Aviation safety investigations & reports

Fuel exhaustion and collision with terrain involving McDonnell Douglas Corporation 369, VH-PLY, 36 km NW Hawker, South Australia, on 17 July 2016

Investigation number:
Status: Completed
Investigation completed
Phase: Final report: Dissemination Read more information on this investigation phase

Final Report

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What happened

On 17 July 2016, at about 1039 Central Standard Time, a McDonnell Douglas Corporation 369D helicopter, registered VH-PLY, experienced fuel exhaustion and a collision with terrain while performing powerline inspections 36 km north-west of Hawker, South Australia. There were three crew on board the helicopter. One pilot in the front left seat, one line-worker in the front right seat and one line-worker in the rear left seat. The three crew members were seriously injured and the helicopter was substantially damaged.

What the ATSB found

The ATSB found that ground staff mistakenly told the pilot that the aircraft had been refuelled and through distraction, omitted a crosscheck of the fuel quantity before flight. The pilot’s monitoring of the fuel in-flight was based on anticipated endurance, which resulted in him not detecting a low fuel level.

The helicopter was operating with an auxiliary fuel tank system, which did not include a fuel quantity indicator. The Civil Aviation Safety Authority and Design Approval Holder provided responses to the ATSB, which indicated that a misunderstanding likely occurred during the design review and approval process. This resulted in the auxiliary fuel tank system approval migrating from the restricted category to the normal category without a fuel quantity indicator.

The ATSB also found the requirements for the development of fuel policy by operators were dispersed throughout the aviation legislation—14 legislative and three guidance material requirements were found—but they did not require the operator to publish procedures for determining fuel on board before and during flight for commercial operators of aircraft less than 5,700 kg maximum take-off weight.

What's been done as a result

The operator immediately removed all auxiliary fuel tanks from their helicopter fleet and restricted their powerline patrols and inspection flights to main fuel tank fuel only. They developed a corrective actions plan, which included modifications to the auxiliary fuel tank system; permanent installation of a remote warning device; and amended their operations manual to include prescriptive fuel check instructions.

To provide clarity for fuel policy requirements for pilots and operators, in 2016 the Civil Aviation Safety Authority initiated a project to change the fuel regulations and guidance material. The Civil Aviation Amendment (fuel and oil requirements) Regulations 2018 are planned to be implemented in November 2018 as CASA 29/18 – Civil Aviation (Fuel Requirements) Instrument 2018.

The ATSB has issued a Safety Advisory Notice (AO‑2016‑078‑SAN-009) for Air Operator Certificate holders of aircraft not greater than 5,700 kg regarding fuel management.

Safety message

This accident highlights the importance of crosschecking fuel before flight and in-flight fuel monitoring by pilots to prevent fuel exhaustion accidents. It also highlights the potential consequences of distraction breaking the flow of ongoing activities. In this case, it resulted in the fuel quantity of the auxiliary fuel tank not being visually checked prior to flight. After recognising that a distraction has occurred, it is crucial that pilots re-establish situation awareness.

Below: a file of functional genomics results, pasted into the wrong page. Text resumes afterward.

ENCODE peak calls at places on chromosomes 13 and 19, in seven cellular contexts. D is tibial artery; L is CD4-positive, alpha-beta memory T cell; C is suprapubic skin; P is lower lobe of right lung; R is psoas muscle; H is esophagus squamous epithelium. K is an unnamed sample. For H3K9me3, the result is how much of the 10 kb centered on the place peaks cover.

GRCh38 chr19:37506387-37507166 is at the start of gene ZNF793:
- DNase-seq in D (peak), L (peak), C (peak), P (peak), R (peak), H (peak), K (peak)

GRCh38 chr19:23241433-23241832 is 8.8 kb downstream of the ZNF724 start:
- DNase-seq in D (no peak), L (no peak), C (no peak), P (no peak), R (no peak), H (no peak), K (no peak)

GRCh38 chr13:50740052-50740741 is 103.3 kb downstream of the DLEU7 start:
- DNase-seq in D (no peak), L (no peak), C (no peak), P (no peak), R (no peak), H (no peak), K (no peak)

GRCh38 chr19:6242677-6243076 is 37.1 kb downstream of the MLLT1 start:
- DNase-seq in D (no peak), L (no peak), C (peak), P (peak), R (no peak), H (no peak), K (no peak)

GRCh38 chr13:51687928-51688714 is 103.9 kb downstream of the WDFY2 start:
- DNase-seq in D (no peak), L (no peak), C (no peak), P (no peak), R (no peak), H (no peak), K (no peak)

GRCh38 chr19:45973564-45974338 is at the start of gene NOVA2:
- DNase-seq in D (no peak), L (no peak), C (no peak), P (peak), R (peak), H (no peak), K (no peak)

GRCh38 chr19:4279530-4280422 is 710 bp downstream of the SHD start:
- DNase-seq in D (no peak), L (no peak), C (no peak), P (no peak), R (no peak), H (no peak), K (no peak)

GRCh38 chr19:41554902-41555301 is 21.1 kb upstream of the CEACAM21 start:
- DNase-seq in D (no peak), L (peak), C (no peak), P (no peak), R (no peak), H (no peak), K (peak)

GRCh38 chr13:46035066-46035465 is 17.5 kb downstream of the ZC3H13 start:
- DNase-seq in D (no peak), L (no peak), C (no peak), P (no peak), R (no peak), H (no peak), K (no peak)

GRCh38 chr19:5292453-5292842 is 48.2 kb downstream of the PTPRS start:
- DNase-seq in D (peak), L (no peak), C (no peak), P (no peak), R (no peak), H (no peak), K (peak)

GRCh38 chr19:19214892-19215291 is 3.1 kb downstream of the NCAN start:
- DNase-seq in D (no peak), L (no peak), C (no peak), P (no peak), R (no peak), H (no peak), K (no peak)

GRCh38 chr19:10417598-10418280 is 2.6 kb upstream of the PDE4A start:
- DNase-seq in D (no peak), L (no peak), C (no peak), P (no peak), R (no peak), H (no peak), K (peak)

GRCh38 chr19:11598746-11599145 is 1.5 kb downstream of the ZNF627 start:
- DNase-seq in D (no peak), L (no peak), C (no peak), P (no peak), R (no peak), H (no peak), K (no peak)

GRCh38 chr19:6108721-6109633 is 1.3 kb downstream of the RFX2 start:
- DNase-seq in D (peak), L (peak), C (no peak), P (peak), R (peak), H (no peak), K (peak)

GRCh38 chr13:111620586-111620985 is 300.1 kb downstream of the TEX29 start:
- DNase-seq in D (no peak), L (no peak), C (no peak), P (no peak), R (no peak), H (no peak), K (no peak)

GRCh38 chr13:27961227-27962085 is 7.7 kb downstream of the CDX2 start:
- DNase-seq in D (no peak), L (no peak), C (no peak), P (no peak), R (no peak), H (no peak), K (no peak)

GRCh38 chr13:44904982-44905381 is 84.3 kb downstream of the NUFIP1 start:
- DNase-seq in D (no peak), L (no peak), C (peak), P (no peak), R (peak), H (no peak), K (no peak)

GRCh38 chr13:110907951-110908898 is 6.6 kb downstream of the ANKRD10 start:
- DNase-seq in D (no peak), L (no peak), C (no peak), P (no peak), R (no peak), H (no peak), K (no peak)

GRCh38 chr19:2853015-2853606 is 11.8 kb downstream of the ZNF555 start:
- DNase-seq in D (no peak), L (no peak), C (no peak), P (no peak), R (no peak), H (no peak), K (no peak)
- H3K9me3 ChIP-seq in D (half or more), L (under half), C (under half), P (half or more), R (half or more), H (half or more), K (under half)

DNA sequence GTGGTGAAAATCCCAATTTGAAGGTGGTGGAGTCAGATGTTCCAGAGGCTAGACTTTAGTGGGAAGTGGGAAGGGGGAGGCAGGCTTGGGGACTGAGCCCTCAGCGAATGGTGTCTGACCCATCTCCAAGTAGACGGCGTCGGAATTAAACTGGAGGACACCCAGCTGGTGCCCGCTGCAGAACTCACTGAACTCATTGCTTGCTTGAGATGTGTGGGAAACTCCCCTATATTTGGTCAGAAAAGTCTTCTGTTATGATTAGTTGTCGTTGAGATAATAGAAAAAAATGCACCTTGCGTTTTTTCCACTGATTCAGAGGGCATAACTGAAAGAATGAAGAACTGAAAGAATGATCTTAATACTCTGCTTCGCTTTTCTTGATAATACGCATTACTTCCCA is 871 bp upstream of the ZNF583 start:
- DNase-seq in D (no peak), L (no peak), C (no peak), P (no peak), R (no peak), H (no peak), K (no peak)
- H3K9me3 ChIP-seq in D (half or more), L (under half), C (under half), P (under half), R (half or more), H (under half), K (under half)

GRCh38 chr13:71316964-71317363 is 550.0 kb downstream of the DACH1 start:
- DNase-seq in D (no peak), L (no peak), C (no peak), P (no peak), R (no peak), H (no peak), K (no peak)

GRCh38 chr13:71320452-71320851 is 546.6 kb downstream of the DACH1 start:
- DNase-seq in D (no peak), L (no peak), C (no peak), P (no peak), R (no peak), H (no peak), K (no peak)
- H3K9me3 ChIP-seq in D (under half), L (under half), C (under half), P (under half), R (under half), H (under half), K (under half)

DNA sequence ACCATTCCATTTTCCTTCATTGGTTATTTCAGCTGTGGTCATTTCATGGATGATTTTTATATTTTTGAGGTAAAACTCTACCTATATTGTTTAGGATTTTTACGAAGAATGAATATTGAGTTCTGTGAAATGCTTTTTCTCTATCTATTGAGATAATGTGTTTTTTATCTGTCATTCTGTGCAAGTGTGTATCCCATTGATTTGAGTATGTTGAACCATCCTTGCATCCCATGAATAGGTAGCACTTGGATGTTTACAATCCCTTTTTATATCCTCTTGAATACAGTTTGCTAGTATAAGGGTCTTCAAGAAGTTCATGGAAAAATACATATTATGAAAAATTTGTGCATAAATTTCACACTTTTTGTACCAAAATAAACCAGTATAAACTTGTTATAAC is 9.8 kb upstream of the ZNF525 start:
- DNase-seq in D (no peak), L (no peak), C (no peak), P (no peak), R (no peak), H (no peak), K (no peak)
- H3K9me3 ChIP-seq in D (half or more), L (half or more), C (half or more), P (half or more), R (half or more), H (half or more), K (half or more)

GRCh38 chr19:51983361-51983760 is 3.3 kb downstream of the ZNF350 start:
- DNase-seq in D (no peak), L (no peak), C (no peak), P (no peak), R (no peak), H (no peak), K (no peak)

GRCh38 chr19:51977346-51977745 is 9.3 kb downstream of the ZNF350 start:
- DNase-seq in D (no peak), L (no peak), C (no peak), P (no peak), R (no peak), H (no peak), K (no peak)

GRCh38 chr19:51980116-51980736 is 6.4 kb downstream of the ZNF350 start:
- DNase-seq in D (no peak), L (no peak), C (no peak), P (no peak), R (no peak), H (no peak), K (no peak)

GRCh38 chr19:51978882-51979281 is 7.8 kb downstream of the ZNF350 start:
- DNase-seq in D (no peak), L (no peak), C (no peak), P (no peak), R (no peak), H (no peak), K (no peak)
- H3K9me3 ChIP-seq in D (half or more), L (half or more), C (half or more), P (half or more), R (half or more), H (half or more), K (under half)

Operators of aircraft not greater than 5,700 kg maximum take-off weight are advised they can reduce their risk of a fuel exhaustion accident by providing published procedures and crew training for crosschecking fuel on board before and during flight.

Download final report
[Download  PDF: 1.02MB]

The occurrence

Safety analysis


Safety issues and actions

Sources and submissions

Safety Issue

Go to AO-2016-078-SI-01 -

Air Operator Certificate holder fuel policy requirements

The current legislation does not require commercial operators of aircraft not greater than 5,700 kg maximum take-off weight to provide instructions and procedures for crosschecking the quantity of fuel on board before and/or during flight. This increases the risk that operators in this category will not implement effective fuel policies and training to prevent fuel exhaustion events.

Safety issue details
Issue number: AO-2016-078-SI-01
Who it affects: Air Operator Certificate holders
Status: Adequately addressed
General details
Date: 17 July 2016   Investigation status: Completed  
Time: 11:32 CST   Investigation level: Defined - click for an explanation of investigation levels  
Location   (show map): Port Augusta E 107 km (Flinders Ranges)   Investigation phase: Final report: Dissemination  
State: South Australia   Occurrence type: Fuel exhaustion  
Release date: 02 August 2018   Occurrence category: Accident  
Report status: Final   Highest injury level: Serious  

Aircraft details

Aircraft details
Aircraft manufacturer McDonnell Douglas Helicopter Company  
Aircraft model 369D  
Aircraft registration VH-PLY  
Serial number 110887D  
Type of operation Aerial Work  
Sector Helicopter  
Damage to aircraft Substantial  
Departure point Port Augusta, SA  
Last update 14 November 2018